by Sheryl Tuttle

Does this sound familiar? A new marketer or business development professional is brought on-board to fill up the sales pipeline. A large part of their efforts will be reaching out to prospects, a.k.a. cold-calling. They quickly learn the business. They’ve nailed down the pitch and the value-proposition. They are enthused and they are good at closing sales.

But the pipeline doesn’t fill.

Often it’s the result of not enough effort made in cold-calling. And let’s face it… cold calling isn’t for everyone. There is a great deal of rejection with cold calling, and I previously posted about handling that rejection here. The fact is, the most successful campaigns run about an 85% rejection!

So then, what are your options?

The way I see it there are two options. Option 1 is to keep looking until you find a person that “gets” your business and one that is also good at cold-calling. The upside is that they become fully immersed in your company and its culture. After all, they are an employee. The downside is that they may not have other business development skill sets you seek. Sometimes you get an either/or, but not a both – you find someone with good business acumen, strong business development skills, or someone successful with cold-calling, but oftentimes it is not someone skilled all around. Also, keep in mind that a person spending a large amount of their time on the phone daily calling the same targets with the same message may burn out quickly. Some variation in the day-to-day is welcomed for even the most seasoned of cold-callers. Finally, this option can be expensive as not only do you have the employee salary to consider, but the cost of other employee benefits as well.

Option 2 is to outsource your cold-calling efforts. This option enables you to keep your in-house talent, and frees them to spend more time focused on servicing customers and landing new business. Another upside is that your cold-calling efforts can be utilized when most needed, then turned off when resources become too stretched. In other words, if your pipeline becomes sufficiently full and you want to take a break from those efforts, you can, and without having to worry about laying someone off or assigning them new responsibilities. The downside is finding the right talent. Hiring the cheapest isn’t the right solution as you want to be sure to hire professionals that are comfortable talking to your target prospects on a peer-to-peer basis, and that are skilled specialists that can quickly immerse themselves in your company and integrate fully.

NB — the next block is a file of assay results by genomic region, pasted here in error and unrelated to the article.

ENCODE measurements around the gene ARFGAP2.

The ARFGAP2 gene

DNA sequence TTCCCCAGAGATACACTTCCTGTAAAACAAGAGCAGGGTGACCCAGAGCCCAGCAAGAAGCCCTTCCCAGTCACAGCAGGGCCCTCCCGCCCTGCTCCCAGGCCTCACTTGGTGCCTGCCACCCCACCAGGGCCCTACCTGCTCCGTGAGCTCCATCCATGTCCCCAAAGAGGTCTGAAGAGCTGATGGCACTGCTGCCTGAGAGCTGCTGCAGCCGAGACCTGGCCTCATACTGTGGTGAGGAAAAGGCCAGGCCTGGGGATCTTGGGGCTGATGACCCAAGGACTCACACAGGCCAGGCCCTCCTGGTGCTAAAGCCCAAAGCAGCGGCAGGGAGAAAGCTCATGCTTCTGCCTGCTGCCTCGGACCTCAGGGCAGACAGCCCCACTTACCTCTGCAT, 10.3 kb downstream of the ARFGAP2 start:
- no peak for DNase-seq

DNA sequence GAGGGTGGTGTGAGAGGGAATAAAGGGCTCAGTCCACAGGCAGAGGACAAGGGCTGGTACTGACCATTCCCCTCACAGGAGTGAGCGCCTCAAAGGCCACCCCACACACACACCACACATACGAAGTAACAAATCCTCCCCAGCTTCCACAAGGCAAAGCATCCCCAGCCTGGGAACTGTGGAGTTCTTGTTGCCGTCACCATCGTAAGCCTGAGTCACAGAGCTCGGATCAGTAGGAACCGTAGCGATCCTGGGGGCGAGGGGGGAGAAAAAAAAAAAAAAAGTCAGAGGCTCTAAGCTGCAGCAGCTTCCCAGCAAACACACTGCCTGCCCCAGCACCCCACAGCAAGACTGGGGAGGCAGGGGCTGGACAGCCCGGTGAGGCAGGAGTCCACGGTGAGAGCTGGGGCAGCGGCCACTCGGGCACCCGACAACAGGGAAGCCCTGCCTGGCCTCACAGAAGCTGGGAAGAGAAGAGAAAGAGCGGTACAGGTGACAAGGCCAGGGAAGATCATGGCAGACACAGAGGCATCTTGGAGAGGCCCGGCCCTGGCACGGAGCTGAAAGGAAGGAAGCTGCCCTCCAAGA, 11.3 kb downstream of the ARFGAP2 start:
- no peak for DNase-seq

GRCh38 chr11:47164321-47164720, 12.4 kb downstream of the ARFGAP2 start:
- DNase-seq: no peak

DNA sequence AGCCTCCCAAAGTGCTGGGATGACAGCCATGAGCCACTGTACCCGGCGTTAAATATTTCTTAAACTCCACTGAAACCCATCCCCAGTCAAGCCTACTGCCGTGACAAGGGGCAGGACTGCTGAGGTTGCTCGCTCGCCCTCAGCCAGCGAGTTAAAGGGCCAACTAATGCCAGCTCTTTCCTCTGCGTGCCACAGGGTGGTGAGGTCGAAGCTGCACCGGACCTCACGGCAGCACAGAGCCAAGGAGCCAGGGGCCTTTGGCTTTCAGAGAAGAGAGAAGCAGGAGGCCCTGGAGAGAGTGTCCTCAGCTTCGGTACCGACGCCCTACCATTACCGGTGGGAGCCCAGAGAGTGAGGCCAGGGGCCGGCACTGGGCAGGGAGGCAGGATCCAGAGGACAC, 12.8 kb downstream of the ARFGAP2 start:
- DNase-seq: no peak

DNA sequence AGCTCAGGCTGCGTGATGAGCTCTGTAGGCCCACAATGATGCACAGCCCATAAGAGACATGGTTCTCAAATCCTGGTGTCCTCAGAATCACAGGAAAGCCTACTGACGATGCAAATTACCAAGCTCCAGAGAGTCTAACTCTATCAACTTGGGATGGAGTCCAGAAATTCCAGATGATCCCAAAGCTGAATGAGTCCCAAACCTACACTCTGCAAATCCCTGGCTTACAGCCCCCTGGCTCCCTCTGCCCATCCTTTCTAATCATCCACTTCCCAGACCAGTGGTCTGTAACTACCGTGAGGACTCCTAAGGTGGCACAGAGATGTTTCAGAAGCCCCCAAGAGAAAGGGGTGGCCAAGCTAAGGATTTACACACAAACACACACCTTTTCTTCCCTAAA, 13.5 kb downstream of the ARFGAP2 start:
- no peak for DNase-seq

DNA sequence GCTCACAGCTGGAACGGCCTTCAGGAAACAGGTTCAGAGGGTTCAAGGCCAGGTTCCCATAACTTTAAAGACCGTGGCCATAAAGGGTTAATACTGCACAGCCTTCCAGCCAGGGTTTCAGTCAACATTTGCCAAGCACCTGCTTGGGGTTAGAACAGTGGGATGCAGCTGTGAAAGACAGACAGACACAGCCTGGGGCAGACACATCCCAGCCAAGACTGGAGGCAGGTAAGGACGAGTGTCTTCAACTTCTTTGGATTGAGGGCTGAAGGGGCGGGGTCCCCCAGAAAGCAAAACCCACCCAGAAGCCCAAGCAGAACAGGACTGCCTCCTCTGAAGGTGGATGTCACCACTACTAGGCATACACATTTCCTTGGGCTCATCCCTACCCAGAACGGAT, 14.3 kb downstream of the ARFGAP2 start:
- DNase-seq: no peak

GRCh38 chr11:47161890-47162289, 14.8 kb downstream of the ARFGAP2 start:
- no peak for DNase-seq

As you can see, both options have benefits and drawbacks. Your company resources, size, budget and culture will often determine what’s right for you.

by Sheryl Tuttle

Everyone faces rejection at various points in their life, but if you are in sales, and particularly if you make cold calls, then you face rejection more than many. It’s a tough job, and not everyone is cut out to do it. Even top producers in sales hear “no thanks” and “not interested” on a regular basis. It’s simply the nature of the job. When calling prospects, you have to weed through those that don’t have interest to get to and find the prospects that do have interest.

Learning to deal with rejection is paramount to a career in sales. It’s important that a rejection doesn’t render you useless, and that the fear of future rejection doesn’t stop you in your tracks.

Here are some important tips to help you properly handle and overcome rejection.

  1. Be polite and thank the prospect for their time. Never get angry at the prospect. While it is unlikely they will be a customer now, nobody has a crystal ball into the future. You could change jobs, they could change jobs, and your paths could cross again. Never burn bridges.
  2. Remember you are not alone. Everyone in sales has experienced rejection, and will experience it again as long as they continue in sales.
  3. Don’t take it personal. The prospect isn’t rejecting you personally, it’s what you are offering or proposing they are rejecting. You’re still just fine!
  4. For every “no” you hear, you are that much closer to the next “yes.”
  5. Get over it – and quickly! Pick yourself up, brush yourself off, and get on with your next call.
  6. Focus on your overall goals and don’t dwell on the individual rejection.
  7. Keep a positive attitude and a smile in your voice.
  8. Look at the rejection as an opportunity to improve yourself. What caused the prospect to decline interest? Would more open-ended questions have better engaged the prospect?
  9. Don’t give up.

They say salespeople must be thick-skinned and insensitive, but I disagree. You simply need to practice these skills, have confidence, and not let a rejection affect your self-worth.

How do you handle rejection? Do you have some tips you can share? Please let us know in the comments.